KUALA LUMPUR (Reuters) - Malaysia’s badminton king Lee Chong Wei, a three-time Olympic silver medalist and former world number one, announced his retirement on Thursday, as prolonged health issues after battling cancer dashed his hopes of a comeback.
Lee, who was diagnosed with early stage nose cancer last year, said he opted to retire after being told by doctors that his body could no longer take the intense training needed for high-level competition.
“It was a very heavy decision for me because I really love this sport, but the important thing now is my health,” he told a news conference before breaking into tears.
Lee is one of Malaysia’s most popular and successful sportsmen. In 2006, he reached the number one ranking, a position he would go on to hold for a record 348 weeks in total.
He took a break from competition last September for cancer treatment, but returned to training in January with the goal of attaining Malaysian’s maiden gold medal at the 2020 Tokyo Olympics.
Months, however, passed without any sign of Lee returning to competition. His ranking slipped to 191 in the world, erasing hopes that he would be able to qualify for Tokyo.
While he will no longer be competing, Lee said he will still be heading to Japan in 2020 as Malaysia’s chef de mission for the Games.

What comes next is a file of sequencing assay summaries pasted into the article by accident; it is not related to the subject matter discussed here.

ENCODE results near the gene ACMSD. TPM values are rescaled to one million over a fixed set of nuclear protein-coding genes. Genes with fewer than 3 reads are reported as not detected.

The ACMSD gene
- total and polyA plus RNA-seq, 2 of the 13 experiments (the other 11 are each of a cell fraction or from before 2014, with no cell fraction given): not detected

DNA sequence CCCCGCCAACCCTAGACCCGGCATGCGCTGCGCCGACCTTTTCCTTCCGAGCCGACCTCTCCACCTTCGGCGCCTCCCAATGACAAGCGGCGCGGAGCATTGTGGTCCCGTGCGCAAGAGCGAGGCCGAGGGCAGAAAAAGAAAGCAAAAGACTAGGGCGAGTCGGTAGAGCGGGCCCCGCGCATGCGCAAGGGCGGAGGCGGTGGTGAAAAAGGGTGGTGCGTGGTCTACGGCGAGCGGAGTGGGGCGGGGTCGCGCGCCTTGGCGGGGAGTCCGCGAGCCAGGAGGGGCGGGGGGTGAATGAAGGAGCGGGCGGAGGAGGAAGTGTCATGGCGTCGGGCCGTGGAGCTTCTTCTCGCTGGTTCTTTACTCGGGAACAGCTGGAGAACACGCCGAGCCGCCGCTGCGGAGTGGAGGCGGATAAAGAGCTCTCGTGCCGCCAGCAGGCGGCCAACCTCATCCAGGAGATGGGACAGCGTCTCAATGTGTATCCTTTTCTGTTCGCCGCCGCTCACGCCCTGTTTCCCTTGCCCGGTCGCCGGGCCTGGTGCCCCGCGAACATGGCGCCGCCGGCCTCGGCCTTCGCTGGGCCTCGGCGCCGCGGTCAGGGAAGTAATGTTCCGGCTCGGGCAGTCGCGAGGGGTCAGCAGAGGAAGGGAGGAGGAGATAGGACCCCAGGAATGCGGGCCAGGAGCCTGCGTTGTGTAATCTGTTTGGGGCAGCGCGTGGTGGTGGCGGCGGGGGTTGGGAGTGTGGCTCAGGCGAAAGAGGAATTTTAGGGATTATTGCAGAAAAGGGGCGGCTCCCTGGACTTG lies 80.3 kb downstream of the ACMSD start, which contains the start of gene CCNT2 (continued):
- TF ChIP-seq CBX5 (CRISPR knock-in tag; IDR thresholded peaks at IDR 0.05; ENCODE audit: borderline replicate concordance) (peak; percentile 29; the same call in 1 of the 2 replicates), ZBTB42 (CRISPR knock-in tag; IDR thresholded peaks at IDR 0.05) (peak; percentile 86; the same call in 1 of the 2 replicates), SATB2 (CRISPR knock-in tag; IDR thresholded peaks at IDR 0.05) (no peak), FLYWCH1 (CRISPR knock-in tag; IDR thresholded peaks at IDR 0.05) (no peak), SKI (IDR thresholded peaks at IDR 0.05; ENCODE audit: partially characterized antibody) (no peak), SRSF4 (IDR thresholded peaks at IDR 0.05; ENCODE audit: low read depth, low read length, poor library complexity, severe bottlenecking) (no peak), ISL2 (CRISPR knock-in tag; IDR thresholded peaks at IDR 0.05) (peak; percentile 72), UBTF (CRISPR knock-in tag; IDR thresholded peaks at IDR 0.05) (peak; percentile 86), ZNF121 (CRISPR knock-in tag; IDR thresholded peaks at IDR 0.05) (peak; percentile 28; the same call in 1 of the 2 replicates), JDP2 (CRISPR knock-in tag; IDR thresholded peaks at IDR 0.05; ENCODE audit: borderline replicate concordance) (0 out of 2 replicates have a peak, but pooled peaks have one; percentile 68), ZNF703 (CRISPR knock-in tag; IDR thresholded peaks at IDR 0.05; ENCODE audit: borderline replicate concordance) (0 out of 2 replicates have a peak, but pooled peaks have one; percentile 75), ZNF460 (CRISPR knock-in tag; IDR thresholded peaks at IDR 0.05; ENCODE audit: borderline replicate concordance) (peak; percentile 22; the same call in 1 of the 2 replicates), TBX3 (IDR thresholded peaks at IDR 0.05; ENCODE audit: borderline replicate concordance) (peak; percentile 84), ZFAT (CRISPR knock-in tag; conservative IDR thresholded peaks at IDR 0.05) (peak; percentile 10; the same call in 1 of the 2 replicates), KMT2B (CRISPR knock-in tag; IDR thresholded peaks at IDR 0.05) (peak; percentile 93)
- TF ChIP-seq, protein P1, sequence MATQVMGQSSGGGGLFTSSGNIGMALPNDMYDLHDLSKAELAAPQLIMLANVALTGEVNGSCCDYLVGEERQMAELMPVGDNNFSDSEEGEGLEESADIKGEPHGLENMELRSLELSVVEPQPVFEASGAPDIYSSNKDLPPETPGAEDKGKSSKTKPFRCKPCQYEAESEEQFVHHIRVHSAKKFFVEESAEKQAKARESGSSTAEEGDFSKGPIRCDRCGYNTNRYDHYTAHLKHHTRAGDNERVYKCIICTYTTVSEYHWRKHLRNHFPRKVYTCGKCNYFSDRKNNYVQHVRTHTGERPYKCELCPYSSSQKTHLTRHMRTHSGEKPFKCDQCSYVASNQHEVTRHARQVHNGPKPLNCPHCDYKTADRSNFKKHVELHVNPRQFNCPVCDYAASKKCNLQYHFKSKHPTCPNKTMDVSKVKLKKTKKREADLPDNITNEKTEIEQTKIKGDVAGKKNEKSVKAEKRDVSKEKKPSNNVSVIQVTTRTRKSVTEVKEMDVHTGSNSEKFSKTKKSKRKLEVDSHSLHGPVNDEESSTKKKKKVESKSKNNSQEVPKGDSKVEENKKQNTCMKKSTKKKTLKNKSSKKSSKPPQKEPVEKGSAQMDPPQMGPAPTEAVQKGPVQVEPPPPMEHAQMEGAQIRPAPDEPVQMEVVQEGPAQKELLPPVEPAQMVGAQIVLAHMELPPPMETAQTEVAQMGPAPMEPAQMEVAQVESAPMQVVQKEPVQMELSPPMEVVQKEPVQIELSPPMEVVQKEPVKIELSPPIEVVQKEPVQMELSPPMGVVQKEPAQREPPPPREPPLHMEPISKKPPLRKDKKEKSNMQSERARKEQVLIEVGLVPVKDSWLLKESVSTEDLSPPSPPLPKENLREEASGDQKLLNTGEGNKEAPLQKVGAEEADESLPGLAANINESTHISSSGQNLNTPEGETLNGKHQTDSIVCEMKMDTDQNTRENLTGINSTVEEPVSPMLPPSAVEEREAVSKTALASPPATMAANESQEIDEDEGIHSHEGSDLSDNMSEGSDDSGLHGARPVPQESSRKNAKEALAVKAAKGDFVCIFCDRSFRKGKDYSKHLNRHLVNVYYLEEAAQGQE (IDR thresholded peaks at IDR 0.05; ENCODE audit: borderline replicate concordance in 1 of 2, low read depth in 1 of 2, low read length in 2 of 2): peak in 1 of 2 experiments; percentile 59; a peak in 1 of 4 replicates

“I couldn’t get (the gold medal), but I hope Malaysian athletes can get one gold for Malaysia – that will also be my dream,” Lee said.
Lee holds 69 singles titles but success at major championships has eluded him and he has often come up short against his arch-nemesis, China’s Lin Dan.
Their rivalry, though lopsided, is widely considered the greatest in the game.
Lin leads 27-12 in their head-to-head encounters, defeating Lee twice each at the Olympics and the world championship finals. At Rio in 2016, the Malaysian lost out to China’s Chen Long in a nail-biting final.
Lee was issued an eight-month backdated ban in 2015 for a doping violation and was stripped of his silver medal from the 2014 World finals, a period he described as “the toughest memories of his life”.
Lee said he was looking forward to life post-retirement and planned to take his wife, who he wed in 2012, on a long-overdue honeymoon.
“My career is like a rollercoaster, up-and-down,” the father of two said. “I think this is the time for me to take a rest, take my wife for a holiday.”
Reporting by Rozanna Latiff; editing by Sudipto Ganguly
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